Whilst technically still on holiday, there were some things done as usual and *holiday* is never entirely just not doing nuthin’.
There was a quick visit to the studio to begin to finish the second of two commissioned Trust devices, which is looking simultaneously quite insightful and lovely. I hope some day that this becomes a lever to torque the rudder if even ever so slightly.
Jennifer Leonard’s interviews in Good Magazine’s Slow Issue (*Perspectives on a smarter, better, and slower future*) with Esther Dyson, Jamais Cascio, Bruce Sterling, John Maeda, Alexander Rose and myself appeared online. The topic of the short discussions? “We asked some of the world’s most prominent futurists to explain why slowness might be as important to the future as speed.”
And, prompted by Rhys’ clever insights into a richer, smarter less ROI-driven vector into thinking about this whole, you know..augmented reality mishegoss, I’ve been reading a fascinating history of linear perspective that has been helping guide more meaningful thinking. (I have yet to see anything that leaps much further beyond flags showing where something is by holding up a device in front of my face, which just seems momentarily cool and ultimately not particularly consonant with all the hoopleheaded hoopla.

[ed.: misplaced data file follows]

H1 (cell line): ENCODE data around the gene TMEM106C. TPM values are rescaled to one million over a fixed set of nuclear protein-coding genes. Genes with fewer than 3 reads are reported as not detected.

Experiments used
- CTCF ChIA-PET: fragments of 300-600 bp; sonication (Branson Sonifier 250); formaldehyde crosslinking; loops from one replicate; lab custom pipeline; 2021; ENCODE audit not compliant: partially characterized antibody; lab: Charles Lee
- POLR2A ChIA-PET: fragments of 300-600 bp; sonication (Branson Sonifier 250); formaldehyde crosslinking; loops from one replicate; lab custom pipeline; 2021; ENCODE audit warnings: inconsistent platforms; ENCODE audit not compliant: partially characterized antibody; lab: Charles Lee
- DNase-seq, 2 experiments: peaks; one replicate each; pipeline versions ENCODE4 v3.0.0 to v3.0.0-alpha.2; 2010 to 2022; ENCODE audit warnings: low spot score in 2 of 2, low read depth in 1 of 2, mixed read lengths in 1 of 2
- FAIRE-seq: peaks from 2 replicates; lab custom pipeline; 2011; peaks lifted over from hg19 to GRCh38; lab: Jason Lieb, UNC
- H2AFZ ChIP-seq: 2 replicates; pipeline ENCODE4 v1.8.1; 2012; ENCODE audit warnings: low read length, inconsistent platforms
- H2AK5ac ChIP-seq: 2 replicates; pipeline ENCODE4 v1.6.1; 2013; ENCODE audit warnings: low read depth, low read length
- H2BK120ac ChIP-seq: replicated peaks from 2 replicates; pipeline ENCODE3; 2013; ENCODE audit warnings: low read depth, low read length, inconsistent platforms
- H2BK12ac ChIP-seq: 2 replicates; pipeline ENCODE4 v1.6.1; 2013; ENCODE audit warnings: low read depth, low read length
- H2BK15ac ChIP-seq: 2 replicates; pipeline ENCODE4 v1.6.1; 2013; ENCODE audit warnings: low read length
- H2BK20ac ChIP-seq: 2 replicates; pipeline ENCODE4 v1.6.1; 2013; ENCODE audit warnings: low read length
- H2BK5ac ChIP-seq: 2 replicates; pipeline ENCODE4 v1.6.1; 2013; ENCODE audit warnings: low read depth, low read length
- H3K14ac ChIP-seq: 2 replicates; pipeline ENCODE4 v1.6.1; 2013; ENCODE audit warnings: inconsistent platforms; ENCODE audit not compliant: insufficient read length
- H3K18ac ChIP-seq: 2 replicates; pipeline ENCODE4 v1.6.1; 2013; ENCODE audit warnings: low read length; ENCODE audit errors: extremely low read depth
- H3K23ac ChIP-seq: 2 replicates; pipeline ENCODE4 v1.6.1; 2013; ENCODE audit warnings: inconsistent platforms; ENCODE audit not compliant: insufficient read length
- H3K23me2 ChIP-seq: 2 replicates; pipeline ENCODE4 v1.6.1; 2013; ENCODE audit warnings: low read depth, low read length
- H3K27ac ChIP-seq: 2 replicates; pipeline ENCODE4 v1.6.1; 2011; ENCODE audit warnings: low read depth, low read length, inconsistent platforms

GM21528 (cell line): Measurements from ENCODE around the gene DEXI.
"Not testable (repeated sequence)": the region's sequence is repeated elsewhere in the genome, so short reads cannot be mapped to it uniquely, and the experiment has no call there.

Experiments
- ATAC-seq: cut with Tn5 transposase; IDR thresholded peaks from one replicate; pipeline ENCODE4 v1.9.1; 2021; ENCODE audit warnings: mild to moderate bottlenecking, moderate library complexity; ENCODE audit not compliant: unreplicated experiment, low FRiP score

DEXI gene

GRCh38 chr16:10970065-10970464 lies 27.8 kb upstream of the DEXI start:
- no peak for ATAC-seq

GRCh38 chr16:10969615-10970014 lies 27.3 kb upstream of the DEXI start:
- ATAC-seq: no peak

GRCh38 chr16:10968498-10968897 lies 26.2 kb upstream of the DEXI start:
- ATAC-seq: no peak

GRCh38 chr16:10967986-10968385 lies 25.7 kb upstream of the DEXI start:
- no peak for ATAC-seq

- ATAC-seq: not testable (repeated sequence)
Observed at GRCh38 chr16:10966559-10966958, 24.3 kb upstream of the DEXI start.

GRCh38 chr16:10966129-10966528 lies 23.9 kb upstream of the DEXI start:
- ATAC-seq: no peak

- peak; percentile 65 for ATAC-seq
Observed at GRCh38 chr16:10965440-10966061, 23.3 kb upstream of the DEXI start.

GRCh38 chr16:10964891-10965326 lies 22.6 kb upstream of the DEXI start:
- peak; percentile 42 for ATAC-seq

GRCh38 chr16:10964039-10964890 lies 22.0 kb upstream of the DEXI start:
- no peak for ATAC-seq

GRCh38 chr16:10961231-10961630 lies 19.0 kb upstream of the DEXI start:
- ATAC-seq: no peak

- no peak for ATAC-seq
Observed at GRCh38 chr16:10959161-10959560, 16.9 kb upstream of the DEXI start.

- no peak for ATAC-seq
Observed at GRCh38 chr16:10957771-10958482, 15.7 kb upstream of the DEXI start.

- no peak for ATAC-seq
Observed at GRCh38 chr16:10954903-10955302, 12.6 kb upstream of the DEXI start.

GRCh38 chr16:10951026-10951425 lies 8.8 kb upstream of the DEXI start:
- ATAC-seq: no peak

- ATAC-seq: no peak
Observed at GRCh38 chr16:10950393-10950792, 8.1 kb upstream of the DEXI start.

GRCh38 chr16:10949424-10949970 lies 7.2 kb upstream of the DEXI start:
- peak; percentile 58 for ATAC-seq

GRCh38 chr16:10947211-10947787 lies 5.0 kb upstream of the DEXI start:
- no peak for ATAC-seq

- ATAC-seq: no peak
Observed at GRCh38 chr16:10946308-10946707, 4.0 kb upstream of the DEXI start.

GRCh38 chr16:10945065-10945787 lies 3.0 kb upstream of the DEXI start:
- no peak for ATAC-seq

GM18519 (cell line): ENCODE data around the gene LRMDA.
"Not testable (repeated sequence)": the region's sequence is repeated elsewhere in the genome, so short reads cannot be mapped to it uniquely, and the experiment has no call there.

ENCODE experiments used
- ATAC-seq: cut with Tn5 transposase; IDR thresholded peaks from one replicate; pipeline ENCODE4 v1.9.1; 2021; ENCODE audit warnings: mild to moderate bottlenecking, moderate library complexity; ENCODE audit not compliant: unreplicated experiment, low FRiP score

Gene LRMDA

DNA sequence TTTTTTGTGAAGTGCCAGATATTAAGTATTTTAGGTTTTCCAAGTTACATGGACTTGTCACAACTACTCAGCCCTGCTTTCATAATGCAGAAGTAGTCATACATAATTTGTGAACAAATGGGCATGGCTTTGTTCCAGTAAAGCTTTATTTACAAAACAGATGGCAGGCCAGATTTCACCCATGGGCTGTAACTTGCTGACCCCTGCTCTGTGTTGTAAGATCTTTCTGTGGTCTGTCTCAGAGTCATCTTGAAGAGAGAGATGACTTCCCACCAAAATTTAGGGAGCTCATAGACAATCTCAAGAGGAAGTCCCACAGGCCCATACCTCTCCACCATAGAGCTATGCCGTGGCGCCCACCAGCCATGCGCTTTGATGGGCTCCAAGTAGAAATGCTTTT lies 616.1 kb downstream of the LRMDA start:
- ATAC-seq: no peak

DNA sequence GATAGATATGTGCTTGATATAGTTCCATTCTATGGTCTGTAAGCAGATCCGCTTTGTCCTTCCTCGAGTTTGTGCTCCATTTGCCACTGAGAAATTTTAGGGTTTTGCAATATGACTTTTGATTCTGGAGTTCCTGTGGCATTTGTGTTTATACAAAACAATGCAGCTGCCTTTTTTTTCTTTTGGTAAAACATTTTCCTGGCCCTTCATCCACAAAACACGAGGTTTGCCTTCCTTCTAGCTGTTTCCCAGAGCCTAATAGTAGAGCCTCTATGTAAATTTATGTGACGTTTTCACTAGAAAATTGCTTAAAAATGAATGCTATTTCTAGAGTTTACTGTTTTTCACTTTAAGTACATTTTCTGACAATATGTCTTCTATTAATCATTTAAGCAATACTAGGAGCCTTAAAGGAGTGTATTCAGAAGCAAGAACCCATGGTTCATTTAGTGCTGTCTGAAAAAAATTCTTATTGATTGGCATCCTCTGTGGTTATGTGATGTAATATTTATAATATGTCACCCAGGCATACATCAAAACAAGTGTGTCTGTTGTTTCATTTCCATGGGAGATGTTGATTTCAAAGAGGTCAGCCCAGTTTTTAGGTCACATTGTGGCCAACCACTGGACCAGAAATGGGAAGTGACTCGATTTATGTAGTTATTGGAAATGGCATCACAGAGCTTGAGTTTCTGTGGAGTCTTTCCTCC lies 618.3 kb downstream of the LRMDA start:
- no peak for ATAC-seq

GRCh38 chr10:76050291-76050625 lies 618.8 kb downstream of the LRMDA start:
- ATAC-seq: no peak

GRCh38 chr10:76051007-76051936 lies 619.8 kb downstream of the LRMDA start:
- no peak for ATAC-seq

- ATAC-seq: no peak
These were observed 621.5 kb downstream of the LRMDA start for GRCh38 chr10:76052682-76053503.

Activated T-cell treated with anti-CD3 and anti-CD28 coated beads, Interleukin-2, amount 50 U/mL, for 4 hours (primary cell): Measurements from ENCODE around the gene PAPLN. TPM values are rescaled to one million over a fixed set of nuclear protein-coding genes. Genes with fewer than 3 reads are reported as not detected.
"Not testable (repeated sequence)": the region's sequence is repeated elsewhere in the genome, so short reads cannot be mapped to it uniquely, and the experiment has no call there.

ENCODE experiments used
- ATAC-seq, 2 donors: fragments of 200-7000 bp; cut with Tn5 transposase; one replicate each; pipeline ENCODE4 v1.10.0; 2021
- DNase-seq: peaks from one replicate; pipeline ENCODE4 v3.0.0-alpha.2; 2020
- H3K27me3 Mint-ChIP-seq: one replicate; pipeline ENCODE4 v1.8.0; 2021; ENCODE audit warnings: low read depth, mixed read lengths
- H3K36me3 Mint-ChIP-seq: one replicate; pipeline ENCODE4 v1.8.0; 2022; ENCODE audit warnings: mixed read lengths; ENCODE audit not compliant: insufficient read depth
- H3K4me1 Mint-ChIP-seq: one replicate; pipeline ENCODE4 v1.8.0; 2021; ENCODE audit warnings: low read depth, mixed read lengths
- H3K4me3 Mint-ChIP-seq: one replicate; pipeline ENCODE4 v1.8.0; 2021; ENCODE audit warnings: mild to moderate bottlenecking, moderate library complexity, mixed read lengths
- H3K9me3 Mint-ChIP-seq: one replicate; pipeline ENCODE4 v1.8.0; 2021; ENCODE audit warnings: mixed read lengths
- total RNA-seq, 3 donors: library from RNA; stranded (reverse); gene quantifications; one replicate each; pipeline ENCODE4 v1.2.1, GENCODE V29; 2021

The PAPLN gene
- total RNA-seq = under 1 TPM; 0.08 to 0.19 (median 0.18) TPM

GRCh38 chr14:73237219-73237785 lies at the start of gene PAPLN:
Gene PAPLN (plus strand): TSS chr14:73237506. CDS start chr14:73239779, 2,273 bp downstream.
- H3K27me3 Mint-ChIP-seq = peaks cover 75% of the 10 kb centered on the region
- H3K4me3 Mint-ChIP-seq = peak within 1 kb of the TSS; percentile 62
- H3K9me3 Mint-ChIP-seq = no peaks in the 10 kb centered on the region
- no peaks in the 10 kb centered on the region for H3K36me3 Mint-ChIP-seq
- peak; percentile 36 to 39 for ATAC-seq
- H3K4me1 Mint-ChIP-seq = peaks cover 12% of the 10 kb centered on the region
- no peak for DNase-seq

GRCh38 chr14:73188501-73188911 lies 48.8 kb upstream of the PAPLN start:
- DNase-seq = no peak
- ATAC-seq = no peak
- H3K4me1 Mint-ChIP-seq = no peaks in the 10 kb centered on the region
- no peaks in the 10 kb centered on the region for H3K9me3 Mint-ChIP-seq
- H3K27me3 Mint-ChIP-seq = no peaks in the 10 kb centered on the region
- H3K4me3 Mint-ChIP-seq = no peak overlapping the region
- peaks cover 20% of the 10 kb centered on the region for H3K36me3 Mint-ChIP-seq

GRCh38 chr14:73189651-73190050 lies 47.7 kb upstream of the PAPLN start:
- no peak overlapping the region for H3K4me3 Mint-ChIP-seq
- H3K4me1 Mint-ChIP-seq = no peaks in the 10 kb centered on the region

I’ve started The Renaissance Rediscovery of Linear Perspective, which has a number of curious insights right off the bat, particularly ones that remind us that linear perspective is only a possibility and not necessarily something to be thought of as “realistic” from a variety of perspectives. In fact, it merely makes renderings that remove experience and abstract points-of-view, something that I recently learned from Latour’s Visualisation and Cognition (which, not unsurprisingly, led me to this Edgerton book via a reference and footnote.)
And, the follow-on, which I haven’t started yet is the enticingly titled The Mirror, the Window, and the Telescope: How Renaissance Linear Perspective Changed Our Vision of the Universe, which immediately caught my eye as I am drawn more to the history, imagery, rituals and *user experience* dimensions of telescopes and binoculars as affordances for, bleech..*augmented reality* than this stupid hold-a-screen-up-to-my-face crap. ((cf. this stuff below — the screen-up-to-my-face configuration — never felt as good as the second iteration of this *Viewmaster of the Future* experiments we did a few years ago.))